Both Kyaaro and Wart immediately performed the actions of pulling, stepping and repeating these steps to attain the much-wanted treat. Without hesitation, they executed the actions consistently and with perseverance. After obtaining the almond or bell, the birds enjoyed them as their “treats.” If given a choice between the chalk and the other treat, they always chose the favored treat. During subsequent trials, when chalk was the only object available to obtain, the birds would still retrieve the chalk they saw hanging below them, but would drop it once they had it on their perch. It’s almost as if they enjoyed the challenge of retrieving the chalk as much as they enjoyed the ultimate treat of an almond or bell.

The behavior of Alex and Griffin came from the opposite end of the spectrum—neither of the birds made any attempt to retrieve the nuts. When confronted by the almond hanging below, both Alex (as he had done in 1995) and Griffin looked at the nuts, looked at the trainer, and said, “Want nut.” When the trainer said, “Go pick up nut,” they calmly replied, “Want nut.” This verbal interplay went back and forth during each trial. But Alex took things one step further. During one session, Alex’s demands of “Want nut!” got louder and more intense with the trainer’s failure to comply with his requests.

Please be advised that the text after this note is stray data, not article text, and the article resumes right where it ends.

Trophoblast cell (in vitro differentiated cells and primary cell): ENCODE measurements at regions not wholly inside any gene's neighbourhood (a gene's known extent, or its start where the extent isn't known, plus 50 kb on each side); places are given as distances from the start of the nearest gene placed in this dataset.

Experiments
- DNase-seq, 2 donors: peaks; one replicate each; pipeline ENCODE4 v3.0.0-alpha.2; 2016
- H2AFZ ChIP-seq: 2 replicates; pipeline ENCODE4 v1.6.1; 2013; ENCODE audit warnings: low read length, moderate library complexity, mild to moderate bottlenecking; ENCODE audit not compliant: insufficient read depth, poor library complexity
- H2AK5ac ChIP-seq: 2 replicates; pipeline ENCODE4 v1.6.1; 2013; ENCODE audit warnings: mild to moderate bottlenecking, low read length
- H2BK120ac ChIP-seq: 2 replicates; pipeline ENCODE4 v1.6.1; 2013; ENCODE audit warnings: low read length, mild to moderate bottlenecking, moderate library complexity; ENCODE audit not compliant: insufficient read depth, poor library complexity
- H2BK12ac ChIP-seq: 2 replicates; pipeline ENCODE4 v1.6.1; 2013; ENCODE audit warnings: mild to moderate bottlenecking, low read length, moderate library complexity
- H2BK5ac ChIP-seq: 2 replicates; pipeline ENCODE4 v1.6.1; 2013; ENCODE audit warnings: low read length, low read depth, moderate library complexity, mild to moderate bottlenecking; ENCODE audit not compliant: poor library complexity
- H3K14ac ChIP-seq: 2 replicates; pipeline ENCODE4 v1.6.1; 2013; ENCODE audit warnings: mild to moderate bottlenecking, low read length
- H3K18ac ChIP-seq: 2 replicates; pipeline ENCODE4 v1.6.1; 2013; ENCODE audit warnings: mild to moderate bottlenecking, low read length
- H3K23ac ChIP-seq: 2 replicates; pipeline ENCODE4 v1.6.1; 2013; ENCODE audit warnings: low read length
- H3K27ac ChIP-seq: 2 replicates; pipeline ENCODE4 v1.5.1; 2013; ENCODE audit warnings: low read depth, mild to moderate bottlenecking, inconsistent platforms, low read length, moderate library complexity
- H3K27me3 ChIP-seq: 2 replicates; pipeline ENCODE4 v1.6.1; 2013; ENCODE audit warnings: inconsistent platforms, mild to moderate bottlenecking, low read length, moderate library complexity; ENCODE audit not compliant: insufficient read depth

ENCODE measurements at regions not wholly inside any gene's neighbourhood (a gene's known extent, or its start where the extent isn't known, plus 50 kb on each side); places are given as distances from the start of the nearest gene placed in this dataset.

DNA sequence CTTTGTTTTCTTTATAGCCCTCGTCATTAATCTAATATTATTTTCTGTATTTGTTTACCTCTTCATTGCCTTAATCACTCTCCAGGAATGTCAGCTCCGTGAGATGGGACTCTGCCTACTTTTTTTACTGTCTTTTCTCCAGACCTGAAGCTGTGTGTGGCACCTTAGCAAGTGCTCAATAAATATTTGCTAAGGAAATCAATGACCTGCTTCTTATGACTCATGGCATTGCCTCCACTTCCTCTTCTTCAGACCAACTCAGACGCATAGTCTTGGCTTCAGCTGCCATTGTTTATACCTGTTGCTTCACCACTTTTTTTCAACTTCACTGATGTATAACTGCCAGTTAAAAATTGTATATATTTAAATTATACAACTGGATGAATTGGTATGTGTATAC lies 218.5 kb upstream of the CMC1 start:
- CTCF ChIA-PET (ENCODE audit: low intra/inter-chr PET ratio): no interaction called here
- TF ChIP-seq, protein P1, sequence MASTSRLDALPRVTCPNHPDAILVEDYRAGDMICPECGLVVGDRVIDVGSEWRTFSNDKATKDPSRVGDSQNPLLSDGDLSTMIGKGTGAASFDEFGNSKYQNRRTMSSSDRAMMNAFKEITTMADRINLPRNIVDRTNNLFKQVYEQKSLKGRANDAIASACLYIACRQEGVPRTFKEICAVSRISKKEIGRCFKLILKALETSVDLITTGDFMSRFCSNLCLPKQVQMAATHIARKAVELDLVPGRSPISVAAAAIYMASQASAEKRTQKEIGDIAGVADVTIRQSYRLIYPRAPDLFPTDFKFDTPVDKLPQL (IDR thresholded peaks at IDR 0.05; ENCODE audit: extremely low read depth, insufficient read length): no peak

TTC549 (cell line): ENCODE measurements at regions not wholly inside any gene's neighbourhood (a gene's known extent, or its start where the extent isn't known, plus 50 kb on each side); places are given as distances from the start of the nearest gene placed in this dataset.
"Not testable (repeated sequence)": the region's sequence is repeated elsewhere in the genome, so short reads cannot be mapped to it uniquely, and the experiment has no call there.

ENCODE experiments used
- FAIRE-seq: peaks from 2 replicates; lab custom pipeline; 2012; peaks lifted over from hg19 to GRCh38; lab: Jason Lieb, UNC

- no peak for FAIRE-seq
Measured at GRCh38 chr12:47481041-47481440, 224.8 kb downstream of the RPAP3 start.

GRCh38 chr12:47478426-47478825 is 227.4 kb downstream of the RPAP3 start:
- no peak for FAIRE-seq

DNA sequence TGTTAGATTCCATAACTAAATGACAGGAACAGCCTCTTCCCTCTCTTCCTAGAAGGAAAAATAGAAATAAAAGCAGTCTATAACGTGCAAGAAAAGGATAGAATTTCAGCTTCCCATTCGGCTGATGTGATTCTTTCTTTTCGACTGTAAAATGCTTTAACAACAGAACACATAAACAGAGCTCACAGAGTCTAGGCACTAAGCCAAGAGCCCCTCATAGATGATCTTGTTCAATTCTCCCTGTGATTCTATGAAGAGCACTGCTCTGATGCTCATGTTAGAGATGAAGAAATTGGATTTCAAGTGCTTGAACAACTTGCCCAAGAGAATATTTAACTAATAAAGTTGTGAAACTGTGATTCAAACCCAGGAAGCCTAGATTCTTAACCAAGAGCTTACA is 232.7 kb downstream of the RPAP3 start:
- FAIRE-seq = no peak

Dr. Pepperberg states, “The most noteworthy result of the…experiment was that the two parrots with limited vocabularies immediately acted out the correct physical task to obtain their treats, whereas the parrots that had received considerably more effective training in referential English speech attempted instead to manipulate their trainers.”